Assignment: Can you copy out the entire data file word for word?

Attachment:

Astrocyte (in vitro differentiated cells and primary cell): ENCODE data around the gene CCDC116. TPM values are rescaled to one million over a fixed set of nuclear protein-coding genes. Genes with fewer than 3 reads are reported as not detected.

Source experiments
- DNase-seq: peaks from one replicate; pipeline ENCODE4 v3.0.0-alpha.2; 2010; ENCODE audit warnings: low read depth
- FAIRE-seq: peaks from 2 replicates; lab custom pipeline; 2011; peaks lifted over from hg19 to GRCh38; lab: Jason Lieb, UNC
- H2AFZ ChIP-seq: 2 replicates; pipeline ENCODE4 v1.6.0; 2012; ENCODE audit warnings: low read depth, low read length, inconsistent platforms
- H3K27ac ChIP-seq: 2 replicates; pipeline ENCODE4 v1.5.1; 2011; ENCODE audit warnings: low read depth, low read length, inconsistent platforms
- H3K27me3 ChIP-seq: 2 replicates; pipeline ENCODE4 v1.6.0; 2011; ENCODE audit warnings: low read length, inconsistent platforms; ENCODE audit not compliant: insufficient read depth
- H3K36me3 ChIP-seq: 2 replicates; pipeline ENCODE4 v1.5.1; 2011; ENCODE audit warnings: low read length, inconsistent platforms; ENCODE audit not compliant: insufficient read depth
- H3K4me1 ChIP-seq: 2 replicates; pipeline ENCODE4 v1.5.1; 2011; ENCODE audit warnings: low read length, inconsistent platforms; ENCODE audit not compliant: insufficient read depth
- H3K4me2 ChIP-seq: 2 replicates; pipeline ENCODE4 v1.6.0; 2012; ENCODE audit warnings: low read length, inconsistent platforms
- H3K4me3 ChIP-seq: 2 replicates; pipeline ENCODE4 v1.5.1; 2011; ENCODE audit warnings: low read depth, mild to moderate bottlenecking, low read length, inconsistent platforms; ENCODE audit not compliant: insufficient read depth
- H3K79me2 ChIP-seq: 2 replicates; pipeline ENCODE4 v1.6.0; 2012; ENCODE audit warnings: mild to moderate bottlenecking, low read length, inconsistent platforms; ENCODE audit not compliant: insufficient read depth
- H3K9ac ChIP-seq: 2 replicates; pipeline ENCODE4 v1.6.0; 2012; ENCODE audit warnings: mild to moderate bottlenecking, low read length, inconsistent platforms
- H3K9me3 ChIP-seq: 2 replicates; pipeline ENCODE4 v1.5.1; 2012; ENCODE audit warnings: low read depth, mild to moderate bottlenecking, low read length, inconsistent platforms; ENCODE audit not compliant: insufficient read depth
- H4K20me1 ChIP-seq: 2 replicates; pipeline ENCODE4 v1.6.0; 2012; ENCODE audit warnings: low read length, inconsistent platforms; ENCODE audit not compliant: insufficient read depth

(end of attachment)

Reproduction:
Astrocyte (in vitro differentiated cells and primary cell): ENCODE data around the gene CCDC116. TPM values are rescaled to one million over a fixed set of nuclear protein-coding genes. Genes with fewer than 3 reads are reported as not detected.

Source experiments
- DNase-seq: peaks from one replicate; pipeline ENCODE4 v3.0.0-alpha.2; 2010; ENCODE audit warnings: low read depth
- FAIRE-seq: peaks from 2 replicates; lab custom pipeline; 2011; peaks lifted over from hg19 to GRCh38; lab: Jason Lieb, UNC
- H2AFZ ChIP-seq: 2 replicates; pipeline ENCODE4 v1.6.0; 2012; ENCODE audit warnings: low read depth, low read length, inconsistent platforms
- H3K27ac ChIP-seq: 2 replicates; pipeline ENCODE4 v1.5.1; 2011; ENCODE audit warnings: low read depth, low read length, inconsistent platforms
- H3K27me3 ChIP-seq: 2 replicates; pipeline ENCODE4 v1.6.0; 2011; ENCODE audit warnings: low read length, inconsistent platforms; ENCODE audit not compliant: insufficient read depth
- H3K36me3 ChIP-seq: 2 replicates; pipeline ENCODE4 v1.5.1; 2011; ENCODE audit warnings: low read length, inconsistent platforms; ENCODE audit not compliant: insufficient read depth
- H3K4me1 ChIP-seq: 2 replicates; pipeline ENCODE4 v1.5.1; 2011; ENCODE audit warnings: low read length, inconsistent platforms; ENCODE audit not compliant: insufficient read depth
- H3K4me2 ChIP-seq: 2 replicates; pipeline ENCODE4 v1.6.0; 2012; ENCODE audit warnings: low read length, inconsistent platforms
- H3K4me3 ChIP-seq: 2 replicates; pipeline ENCODE4 v1.5.1; 2011; ENCODE audit warnings: low read depth, mild to moderate bottlenecking, low read length, inconsistent platforms; ENCODE audit not compliant: insufficient read depth
- H3K79me2 ChIP-seq: 2 replicates; pipeline ENCODE4 v1.6.0; 2012; ENCODE audit warnings: mild to moderate bottlenecking, low read length, inconsistent platforms; ENCODE audit not compliant: insufficient read depth
- H3K9ac ChIP-seq: 2 replicates; pipeline ENCODE4 v1.6.0; 2012; ENCODE audit warnings: mild to moderate bottlenecking, low read length, inconsistent platforms
- H3K9me3 ChIP-seq: 2 replicates; pipeline ENCODE4 v1.5.1; 2012; ENCODE audit warnings: low read depth, mild to moderate bottlenecking, low read length, inconsistent platforms; ENCODE audit not compliant: insufficient read depth
- H4K20me1 ChIP-seq: 2 replicates; pipeline ENCODE4 v1.6.0; 2012; ENCODE audit warnings: low read length, inconsistent platforms; ENCODE audit not compliant: insufficient read depth